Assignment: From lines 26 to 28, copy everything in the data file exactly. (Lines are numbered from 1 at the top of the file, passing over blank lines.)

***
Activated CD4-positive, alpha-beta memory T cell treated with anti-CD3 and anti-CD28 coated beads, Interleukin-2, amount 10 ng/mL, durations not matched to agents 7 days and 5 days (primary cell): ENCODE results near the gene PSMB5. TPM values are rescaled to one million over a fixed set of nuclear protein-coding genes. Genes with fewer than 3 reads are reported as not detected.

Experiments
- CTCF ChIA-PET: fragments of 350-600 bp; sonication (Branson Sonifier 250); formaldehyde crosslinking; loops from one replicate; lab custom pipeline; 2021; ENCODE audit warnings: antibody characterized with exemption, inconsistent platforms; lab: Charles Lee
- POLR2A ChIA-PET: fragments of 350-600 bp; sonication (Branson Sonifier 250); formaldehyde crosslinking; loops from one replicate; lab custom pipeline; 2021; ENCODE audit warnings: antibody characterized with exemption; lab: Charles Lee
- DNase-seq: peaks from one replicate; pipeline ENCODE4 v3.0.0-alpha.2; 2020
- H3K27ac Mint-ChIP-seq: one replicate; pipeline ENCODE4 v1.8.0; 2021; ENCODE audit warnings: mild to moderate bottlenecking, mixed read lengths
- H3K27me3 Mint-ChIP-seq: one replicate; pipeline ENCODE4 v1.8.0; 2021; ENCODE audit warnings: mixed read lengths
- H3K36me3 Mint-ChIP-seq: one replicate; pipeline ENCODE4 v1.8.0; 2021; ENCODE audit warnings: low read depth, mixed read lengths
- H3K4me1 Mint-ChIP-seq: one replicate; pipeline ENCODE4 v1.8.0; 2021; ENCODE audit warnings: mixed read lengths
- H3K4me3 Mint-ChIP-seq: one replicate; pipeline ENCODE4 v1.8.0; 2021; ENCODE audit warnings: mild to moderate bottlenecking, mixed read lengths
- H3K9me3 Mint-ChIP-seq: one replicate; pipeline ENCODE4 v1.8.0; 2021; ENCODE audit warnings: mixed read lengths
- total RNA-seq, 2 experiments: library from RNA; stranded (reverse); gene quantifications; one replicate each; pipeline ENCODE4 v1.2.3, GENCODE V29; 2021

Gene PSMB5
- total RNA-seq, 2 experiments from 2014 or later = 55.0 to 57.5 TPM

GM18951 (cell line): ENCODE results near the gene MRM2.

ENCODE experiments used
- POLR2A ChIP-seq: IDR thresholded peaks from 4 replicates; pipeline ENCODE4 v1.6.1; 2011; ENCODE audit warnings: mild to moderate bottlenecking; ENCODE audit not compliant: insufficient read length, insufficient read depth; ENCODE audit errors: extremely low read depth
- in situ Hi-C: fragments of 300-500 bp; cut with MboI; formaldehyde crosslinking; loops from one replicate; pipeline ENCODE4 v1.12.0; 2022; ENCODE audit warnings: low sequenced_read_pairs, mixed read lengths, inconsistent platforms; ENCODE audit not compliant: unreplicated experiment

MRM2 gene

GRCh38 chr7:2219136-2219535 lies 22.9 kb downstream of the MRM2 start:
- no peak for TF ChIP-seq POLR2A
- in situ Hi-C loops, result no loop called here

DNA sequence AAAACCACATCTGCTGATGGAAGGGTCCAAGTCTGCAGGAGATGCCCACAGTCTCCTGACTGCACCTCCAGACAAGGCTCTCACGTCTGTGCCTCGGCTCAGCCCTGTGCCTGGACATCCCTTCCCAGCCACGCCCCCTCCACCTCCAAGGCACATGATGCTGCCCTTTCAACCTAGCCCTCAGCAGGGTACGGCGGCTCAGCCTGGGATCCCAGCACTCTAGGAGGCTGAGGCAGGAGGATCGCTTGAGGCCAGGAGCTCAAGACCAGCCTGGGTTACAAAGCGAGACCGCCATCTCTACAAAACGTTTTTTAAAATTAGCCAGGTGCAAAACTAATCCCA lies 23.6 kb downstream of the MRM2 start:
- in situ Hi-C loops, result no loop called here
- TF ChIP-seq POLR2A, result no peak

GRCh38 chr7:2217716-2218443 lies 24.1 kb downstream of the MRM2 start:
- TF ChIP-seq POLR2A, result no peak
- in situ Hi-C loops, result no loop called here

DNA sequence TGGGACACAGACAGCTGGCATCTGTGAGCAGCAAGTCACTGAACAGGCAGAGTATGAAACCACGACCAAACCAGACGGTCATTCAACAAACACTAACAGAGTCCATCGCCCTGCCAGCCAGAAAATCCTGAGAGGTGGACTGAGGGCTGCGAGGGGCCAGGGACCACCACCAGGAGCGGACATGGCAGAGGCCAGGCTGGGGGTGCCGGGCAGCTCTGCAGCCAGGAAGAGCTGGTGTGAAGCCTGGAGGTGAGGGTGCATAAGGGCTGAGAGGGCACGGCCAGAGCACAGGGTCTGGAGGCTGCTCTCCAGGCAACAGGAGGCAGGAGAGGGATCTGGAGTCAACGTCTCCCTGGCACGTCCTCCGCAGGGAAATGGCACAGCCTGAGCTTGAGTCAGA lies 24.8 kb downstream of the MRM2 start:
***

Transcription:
GRCh38 chr7:2217716-2218443 lies 24.1 kb downstream of the MRM2 start:
- TF ChIP-seq POLR2A, result no peak
- in situ Hi-C loops, result no loop called here